While many readers of this blog very likely read Diane Ravitch’s 2010 book, The Death and Life of the Great American School System all the way through, including the tenth chapter on “The Billionaire Boys’ Club,” I suspect most of us struggle to unlearn many of our beliefs about philanthropy.  We may work for organizations that ask us to write grant proposals to underwrite the projects our own organizations imagine would serve our communities or our particular constituents.  As supplicants we continue to believe that foundations are responsive to the needs identified independently by communities outside their own walls. We continue to imagine that if we define our agency’s needs clearly enough and describe our plans to address those needs, we’ll be able to secure funding that will enable our organization or agency to do good work.  The truth is that foundations increasingly fund projects they have identified and sometimes even projects they have themselves created to further their own predetermined goals.

There has been a tectonic shift in philanthropic giving, and, writes David Callahan, the founder and editor of Inside Philanthropy, “Look at nearly any sector of U.S. society, and you’ll find private funders wielding growing power.  Most dramatic has been the reshaping of public education by philanthropists like Gates and the Waltons, but the footprint of private money has also grown when it comes to healthcare, the environment, the economy, social policy, science, and the arts.  Whether you agree or disagree with the specific views pushed by private funders, you’ve got to be disturbed by the growing army of hands-on mega donors and foundations that seems to get more clever every year about converting all their money into societal influence. Love it or hate it, the Common Core is a great example: In effect, private funders are helping determine how tens of millions of kids will be educated for years to come.  And to think that we once saw public education as America’s most democratic institution! Inevitably, the upshot of all this is a weaker voice for ordinary folks over the direction of American life.”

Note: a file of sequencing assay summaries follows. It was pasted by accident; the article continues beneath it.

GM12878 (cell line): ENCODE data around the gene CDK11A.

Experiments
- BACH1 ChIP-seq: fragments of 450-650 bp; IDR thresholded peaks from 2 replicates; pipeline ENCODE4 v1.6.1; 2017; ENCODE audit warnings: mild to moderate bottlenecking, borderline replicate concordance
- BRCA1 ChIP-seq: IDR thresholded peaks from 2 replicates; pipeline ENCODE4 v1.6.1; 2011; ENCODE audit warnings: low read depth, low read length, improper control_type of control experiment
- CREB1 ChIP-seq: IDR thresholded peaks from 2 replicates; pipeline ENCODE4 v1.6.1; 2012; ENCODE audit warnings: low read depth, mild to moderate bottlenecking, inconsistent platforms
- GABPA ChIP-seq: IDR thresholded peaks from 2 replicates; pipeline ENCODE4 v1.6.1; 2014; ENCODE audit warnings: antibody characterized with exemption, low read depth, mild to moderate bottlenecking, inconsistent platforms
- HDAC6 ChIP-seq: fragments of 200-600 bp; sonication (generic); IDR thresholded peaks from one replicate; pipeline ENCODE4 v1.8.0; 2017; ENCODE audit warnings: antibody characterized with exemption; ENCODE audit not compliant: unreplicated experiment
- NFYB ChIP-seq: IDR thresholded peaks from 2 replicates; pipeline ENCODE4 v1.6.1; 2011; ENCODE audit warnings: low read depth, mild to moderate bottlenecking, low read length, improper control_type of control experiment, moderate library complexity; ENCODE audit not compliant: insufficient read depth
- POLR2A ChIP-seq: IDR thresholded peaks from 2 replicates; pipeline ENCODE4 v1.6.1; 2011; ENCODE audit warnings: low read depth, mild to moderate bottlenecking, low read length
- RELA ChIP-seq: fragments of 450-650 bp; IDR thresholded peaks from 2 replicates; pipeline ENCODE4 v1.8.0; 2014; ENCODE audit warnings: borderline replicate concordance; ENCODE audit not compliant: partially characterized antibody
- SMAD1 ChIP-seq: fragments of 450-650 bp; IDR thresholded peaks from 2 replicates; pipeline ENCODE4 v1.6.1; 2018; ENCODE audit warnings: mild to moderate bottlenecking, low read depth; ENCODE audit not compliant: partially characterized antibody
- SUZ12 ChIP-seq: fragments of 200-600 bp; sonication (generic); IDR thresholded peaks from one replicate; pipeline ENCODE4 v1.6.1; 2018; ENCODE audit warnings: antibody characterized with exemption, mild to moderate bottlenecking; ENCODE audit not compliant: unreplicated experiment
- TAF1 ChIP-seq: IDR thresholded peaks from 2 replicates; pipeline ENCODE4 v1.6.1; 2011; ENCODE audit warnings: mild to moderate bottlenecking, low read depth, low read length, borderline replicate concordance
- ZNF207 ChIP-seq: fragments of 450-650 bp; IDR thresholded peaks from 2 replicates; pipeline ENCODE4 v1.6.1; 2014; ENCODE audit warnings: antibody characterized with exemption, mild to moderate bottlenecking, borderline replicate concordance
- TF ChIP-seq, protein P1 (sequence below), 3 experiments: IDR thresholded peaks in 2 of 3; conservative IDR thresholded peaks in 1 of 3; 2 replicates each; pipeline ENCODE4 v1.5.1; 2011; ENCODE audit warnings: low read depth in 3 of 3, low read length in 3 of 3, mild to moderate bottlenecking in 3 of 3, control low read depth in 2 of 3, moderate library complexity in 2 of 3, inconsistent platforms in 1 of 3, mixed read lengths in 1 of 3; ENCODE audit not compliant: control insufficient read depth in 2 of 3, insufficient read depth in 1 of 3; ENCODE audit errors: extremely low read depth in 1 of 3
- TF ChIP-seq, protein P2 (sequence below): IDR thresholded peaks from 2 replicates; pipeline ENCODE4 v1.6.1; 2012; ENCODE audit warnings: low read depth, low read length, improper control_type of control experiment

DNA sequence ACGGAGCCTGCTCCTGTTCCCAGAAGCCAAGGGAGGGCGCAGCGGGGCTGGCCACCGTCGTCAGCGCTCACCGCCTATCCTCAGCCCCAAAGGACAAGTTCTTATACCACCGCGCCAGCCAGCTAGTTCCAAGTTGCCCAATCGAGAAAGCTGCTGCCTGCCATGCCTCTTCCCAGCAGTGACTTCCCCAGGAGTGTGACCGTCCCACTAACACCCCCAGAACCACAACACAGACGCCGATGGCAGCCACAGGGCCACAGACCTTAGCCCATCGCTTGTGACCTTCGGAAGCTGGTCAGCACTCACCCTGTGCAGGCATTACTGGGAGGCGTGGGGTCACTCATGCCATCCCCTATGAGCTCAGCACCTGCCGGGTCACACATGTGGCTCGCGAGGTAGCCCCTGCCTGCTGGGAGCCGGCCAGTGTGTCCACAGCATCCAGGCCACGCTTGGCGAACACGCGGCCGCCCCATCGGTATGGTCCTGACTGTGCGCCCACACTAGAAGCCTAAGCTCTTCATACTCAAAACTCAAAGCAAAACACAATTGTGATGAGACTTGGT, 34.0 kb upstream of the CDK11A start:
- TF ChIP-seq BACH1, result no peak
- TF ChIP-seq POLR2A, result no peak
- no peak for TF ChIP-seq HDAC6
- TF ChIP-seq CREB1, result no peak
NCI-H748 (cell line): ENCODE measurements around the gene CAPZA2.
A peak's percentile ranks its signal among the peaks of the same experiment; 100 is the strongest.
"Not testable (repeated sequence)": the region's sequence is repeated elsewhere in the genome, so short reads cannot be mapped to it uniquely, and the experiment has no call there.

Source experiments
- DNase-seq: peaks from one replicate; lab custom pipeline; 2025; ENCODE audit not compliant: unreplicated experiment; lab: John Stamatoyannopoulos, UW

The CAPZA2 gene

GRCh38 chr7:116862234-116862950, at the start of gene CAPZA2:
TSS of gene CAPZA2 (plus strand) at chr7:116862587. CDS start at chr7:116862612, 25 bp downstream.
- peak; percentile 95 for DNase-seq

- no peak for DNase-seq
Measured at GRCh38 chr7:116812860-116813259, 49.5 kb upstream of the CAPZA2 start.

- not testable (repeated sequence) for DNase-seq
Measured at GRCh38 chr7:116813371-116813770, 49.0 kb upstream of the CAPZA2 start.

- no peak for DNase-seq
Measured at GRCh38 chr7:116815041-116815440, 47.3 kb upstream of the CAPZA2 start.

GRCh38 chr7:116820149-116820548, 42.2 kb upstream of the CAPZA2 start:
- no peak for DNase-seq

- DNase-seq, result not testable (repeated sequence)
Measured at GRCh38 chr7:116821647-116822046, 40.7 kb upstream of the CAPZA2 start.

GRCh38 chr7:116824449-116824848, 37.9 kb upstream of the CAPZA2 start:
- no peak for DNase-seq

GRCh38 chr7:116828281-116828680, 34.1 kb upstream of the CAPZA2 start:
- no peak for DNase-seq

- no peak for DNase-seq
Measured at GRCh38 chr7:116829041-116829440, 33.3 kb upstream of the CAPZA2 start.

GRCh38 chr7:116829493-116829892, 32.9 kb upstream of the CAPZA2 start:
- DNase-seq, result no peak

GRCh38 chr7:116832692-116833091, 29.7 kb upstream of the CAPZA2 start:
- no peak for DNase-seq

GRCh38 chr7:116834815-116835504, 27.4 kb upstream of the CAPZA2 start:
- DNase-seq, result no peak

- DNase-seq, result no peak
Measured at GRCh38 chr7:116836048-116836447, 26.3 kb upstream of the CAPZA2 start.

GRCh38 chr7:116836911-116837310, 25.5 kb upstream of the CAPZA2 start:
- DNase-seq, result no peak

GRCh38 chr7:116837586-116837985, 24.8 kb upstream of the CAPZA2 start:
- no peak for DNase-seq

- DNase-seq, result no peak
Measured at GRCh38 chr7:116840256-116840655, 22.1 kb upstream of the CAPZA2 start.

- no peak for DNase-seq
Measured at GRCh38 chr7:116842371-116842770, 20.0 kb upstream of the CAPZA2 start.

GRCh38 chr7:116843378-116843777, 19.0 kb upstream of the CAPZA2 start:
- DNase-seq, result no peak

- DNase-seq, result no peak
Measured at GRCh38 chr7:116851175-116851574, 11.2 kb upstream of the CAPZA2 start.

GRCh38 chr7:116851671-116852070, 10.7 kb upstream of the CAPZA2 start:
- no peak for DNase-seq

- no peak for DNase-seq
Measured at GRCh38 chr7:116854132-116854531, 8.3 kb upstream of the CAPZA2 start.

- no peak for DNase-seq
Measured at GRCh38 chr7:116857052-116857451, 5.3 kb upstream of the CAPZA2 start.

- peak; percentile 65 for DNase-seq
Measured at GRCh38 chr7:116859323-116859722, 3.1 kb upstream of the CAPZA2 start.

Callahan directs us to Democracy and the Donor Class, published in the journal Democracy and written by Gara LaMarche, President of the Democracy Alliance, and an insider who has overseen giving by a number of progressive foundations.  He challenges: “I do wonder… about my progressive friends.  They believe in a strong government, in a fair tax system, in a robust social-welfare system, and in a vibrant democracy where all voices count equally.  Why are they not more concerned about the undemocratic and largely unaccountable nature of philanthropy? Why are we—since I too have failed for years to ask these big questions—hypersensitive to the dangers of big money in politics, and the way it perpetuates advantage and inequality, but blind, it seems, to the dangers of big philanthropy in the public sphere?”

LaMarche recounts the history of the Gates Foundation’s enormous influence to drive school districts all over the country to break up their high schools into “small schools” only to have Bill Gates, in his 2009 annual letter, acknowledge that, “Many of the small schools we invested in did not improve students’ achievement in any significant way.”  LaMarche admits his own bias: “You might suggest, after reading for the last few minutes, that I raise these issues because I am not a fan of the particular policies being espoused.  Indeed, in these cases, I’m not.  The dominant wave of education reform is much too top-down for me, generally heedless of the voices and perspectives of teachers, parents, and students and the communities in which they live.  But in fairness, I should say that the same big questions apply to large foundations interventions for policies I favor, like George Soros’s on drug-policy reform, or Atlantic Philanthropies’ on health care, to name two in which I had a personal role.”